BERLIN — German police said on Sunday they had stopped more than 50 far-right vigilantes armed with pepper spray, a bayonet, a machete and batons who were trying to patrol the Polish border to stop migrants from entering the country.
The vigilantes were following a call by the Third Way, a far right-party with suspected links to neo-Nazi groups, for its members to stop illegal crossings near the town of Guben on the German-Polish border.
Police seized the weapons carried by the 50 suspects and made them leave the Guben area late on Saturday and in the early hours of Sunday, a spokesperson said. Some of the suspects had traveled to the Polish border from other parts of Germany.
On Saturday, dozens of people held a vigil in Guben to show their opposition to the planned far-right patrols.
Germany has stationed an extra 800 police officers on the Polish border to control the flow of migrants trying to enter the European Union from Belarus, the interior minister was quoted as saying on Sunday.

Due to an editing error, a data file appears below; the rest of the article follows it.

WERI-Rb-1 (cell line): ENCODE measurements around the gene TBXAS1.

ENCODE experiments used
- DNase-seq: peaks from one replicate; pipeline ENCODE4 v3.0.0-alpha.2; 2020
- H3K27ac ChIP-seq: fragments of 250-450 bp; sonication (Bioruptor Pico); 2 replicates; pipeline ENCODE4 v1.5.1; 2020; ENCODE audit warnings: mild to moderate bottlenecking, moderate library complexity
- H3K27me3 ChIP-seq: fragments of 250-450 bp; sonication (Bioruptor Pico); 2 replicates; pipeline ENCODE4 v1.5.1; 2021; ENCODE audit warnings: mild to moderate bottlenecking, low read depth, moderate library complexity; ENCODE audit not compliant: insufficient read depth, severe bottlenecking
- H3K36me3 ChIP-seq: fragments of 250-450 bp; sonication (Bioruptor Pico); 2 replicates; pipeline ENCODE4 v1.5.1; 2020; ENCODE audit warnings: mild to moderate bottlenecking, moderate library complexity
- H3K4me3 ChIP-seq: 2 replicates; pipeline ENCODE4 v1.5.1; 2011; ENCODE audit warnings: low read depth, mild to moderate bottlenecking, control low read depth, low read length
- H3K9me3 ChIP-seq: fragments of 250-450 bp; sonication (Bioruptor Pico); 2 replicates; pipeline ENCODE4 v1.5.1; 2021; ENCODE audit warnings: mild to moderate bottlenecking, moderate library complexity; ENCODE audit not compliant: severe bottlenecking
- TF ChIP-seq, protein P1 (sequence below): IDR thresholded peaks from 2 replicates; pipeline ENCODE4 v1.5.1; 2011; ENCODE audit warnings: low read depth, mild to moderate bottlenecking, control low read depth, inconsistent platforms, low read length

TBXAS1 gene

“Hundreds of officers are currently on duty there day and night. If necessary, I am prepared to reinforce them even further,” Horst Seehofer told the Bild am Sonntag newspaper.
Seehofer said there had already been 6,162 unauthorized entries into Germany from Belarus and Poland this year.
Last week, Seehofer said Germany did not intend to close the border with Poland, but on Sunday he said the country might have to consider reintroducing controls.
“If the situation on the German-Polish border does not ease, we will also have to consider whether this step needs to be taken in coordination with Poland and the state of Brandenburg. This decision will come to the next government,” he said.
The three German parties working to form a coalition government say they aim to wrap up talks by the end of November and elect Social Democrat Olaf Scholz chancellor in December.
Many EU states accuse Minsk of sending illegal migrants across the border into the EU to put pressure on the bloc, which imposed sanctions on Belarus after President Alexander Lukashenko’s disputed re-election in August 2020.
Lukashenko denies this and has blamed the West for what he says is a looming humanitarian catastrophe this winter after migrants were left stranded on the Belarusian-Polish border. (Reporting by Emma Thomasson; Editing by Giles Elgood)